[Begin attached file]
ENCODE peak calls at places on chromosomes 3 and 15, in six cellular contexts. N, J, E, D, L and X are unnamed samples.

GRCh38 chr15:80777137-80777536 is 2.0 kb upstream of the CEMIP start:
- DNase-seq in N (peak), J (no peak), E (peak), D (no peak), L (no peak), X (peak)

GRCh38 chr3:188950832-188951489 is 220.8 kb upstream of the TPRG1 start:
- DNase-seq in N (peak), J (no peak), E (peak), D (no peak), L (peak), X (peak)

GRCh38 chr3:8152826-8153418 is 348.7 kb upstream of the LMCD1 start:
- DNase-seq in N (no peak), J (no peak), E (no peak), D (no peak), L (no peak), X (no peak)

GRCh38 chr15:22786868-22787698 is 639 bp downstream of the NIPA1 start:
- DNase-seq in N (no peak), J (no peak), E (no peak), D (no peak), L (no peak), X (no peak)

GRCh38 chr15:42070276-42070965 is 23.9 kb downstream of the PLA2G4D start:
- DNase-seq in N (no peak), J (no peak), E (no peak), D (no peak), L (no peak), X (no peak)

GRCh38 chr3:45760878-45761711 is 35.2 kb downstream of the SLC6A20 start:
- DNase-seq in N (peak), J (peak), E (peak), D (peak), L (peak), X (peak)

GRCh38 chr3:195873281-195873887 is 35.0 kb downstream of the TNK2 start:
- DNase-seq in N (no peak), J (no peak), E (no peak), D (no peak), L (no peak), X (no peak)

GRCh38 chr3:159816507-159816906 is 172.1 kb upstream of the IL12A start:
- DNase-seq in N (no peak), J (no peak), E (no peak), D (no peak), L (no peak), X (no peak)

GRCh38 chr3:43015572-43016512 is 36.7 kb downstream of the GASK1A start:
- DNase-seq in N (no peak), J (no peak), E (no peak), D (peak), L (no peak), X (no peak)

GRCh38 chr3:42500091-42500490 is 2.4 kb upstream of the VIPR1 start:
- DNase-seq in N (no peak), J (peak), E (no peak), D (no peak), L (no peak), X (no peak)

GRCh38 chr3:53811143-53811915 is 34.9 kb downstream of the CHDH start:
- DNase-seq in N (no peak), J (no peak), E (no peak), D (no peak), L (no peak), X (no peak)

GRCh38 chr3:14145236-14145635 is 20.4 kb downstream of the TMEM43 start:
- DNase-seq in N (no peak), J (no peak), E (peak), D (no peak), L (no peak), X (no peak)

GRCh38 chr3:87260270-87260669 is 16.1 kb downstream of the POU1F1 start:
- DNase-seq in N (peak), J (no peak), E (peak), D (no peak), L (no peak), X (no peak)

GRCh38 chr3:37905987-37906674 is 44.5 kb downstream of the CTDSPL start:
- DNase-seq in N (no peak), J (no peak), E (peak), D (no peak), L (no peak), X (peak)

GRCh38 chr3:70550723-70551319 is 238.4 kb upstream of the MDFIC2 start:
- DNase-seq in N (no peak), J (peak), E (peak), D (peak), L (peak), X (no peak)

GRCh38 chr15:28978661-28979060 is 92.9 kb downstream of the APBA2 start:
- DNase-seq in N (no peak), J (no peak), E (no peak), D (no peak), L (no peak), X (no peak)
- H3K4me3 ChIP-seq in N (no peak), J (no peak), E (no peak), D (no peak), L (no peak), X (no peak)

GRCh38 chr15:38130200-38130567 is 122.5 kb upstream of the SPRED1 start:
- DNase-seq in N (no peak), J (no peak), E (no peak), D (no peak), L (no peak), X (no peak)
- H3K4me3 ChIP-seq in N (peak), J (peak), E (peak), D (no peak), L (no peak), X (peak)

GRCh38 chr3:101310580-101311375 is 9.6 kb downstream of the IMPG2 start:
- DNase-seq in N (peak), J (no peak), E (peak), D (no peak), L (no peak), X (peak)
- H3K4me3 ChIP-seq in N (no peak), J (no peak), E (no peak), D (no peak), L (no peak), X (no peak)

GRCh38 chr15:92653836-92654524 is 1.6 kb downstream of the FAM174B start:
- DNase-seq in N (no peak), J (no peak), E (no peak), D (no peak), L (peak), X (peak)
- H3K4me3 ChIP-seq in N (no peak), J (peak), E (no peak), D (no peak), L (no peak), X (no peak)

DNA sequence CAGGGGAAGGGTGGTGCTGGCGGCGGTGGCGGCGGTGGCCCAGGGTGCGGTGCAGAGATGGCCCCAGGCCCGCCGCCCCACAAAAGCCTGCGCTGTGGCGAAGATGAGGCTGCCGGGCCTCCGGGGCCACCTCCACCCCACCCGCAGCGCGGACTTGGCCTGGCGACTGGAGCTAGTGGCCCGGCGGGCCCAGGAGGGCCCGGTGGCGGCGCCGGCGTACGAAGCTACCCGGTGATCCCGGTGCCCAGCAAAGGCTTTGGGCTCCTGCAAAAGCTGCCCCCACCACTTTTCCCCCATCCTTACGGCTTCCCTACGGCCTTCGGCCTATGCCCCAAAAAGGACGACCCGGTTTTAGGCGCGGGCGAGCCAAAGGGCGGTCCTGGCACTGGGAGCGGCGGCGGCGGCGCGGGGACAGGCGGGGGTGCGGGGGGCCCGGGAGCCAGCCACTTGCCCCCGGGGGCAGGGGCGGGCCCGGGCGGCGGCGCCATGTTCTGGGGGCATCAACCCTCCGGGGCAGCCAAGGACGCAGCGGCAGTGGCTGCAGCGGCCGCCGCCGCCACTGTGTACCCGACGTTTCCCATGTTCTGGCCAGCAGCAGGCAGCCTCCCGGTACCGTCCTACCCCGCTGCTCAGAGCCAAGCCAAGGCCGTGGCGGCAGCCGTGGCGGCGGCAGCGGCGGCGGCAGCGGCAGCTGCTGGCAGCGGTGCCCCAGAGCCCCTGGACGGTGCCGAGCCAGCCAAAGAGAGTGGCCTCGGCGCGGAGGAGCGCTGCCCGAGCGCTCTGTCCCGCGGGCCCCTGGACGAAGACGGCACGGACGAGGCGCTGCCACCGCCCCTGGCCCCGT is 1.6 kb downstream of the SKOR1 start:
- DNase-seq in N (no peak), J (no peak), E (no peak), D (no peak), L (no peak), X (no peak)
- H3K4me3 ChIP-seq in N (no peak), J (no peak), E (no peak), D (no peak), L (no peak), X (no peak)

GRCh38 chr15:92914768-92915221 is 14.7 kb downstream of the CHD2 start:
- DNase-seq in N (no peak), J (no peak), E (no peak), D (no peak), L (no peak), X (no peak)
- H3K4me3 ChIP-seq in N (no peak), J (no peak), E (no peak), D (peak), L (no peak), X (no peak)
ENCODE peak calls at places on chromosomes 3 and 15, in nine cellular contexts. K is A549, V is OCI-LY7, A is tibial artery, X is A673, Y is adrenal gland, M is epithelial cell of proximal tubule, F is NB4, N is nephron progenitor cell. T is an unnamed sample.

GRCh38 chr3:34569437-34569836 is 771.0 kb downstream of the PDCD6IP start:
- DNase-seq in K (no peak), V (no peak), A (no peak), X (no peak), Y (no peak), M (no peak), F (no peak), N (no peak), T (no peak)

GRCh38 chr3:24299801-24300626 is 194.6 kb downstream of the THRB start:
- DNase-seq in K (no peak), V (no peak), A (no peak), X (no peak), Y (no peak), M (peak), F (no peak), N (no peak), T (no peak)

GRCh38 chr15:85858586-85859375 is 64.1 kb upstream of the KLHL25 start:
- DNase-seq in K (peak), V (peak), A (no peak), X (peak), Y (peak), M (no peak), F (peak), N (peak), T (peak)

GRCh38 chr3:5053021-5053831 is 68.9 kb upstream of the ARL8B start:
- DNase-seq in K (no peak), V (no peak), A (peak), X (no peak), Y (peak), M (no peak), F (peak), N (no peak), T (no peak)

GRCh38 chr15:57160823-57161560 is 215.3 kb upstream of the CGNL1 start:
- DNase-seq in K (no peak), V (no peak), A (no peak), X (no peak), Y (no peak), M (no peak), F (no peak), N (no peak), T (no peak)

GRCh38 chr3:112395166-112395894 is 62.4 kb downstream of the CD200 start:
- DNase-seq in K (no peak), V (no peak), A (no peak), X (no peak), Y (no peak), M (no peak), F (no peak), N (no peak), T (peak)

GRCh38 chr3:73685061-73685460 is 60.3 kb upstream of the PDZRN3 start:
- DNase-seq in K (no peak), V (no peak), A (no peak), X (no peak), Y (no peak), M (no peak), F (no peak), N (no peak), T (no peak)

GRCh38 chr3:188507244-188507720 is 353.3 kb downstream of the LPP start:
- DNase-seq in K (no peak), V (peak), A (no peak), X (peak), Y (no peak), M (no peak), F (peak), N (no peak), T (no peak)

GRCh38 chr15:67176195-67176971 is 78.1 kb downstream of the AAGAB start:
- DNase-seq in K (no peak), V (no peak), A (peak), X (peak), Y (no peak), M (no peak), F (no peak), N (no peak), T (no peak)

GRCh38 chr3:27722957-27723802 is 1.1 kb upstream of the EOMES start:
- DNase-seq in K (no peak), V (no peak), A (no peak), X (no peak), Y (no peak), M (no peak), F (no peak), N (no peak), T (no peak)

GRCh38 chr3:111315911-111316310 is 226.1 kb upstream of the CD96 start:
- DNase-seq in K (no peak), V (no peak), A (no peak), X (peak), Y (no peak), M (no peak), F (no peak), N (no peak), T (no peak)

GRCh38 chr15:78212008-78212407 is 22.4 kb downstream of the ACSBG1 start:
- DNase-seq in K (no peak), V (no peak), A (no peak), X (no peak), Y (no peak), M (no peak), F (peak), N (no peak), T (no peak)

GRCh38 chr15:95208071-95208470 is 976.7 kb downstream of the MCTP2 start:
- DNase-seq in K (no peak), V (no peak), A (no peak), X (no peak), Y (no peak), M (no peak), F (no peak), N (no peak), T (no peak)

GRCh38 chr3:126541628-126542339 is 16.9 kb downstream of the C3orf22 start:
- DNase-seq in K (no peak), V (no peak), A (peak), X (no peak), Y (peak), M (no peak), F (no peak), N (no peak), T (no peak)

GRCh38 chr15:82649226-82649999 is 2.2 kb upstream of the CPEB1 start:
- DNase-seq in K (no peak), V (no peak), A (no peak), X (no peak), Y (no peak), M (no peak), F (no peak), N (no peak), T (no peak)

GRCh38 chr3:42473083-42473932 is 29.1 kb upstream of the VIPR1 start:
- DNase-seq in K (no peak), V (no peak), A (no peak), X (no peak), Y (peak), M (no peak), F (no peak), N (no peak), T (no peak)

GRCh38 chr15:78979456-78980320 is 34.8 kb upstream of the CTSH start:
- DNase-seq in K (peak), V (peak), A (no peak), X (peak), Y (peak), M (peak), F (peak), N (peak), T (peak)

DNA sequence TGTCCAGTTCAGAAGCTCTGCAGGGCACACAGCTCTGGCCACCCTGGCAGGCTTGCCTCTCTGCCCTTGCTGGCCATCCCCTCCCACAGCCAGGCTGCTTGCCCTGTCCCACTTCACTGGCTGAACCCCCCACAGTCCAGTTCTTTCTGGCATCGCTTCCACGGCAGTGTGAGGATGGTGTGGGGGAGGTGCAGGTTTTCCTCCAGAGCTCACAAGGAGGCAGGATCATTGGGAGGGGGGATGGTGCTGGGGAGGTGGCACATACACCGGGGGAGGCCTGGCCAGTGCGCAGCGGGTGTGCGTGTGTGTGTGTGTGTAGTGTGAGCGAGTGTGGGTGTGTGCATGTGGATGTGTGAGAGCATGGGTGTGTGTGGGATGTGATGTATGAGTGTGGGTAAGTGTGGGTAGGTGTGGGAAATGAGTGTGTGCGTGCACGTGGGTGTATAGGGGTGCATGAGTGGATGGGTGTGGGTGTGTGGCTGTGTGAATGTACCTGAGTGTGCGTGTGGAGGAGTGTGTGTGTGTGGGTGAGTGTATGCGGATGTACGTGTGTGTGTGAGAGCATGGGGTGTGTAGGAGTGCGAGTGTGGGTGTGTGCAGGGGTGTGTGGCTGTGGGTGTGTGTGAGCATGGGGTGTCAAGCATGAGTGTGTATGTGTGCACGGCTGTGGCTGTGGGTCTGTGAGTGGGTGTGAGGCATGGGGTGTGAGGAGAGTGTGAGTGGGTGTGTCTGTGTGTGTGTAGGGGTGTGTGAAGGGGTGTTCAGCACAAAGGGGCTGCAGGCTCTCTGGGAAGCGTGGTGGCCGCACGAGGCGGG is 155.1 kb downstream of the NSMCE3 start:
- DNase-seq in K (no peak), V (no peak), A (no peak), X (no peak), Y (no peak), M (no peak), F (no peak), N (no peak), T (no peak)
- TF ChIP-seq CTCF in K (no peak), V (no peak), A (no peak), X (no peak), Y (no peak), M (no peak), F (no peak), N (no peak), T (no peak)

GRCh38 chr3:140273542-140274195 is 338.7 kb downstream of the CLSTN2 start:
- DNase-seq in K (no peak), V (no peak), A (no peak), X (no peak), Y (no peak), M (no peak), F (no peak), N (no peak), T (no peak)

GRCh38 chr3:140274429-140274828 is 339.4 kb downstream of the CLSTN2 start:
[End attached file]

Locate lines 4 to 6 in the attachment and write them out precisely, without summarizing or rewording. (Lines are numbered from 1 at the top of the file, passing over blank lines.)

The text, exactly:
GRCh38 chr3:188950832-188951489 is 220.8 kb upstream of the TPRG1 start:
- DNase-seq in N (peak), J (no peak), E (peak), D (no peak), L (peak), X (peak)

GRCh38 chr3:8152826-8153418 is 348.7 kb upstream of the LMCD1 start: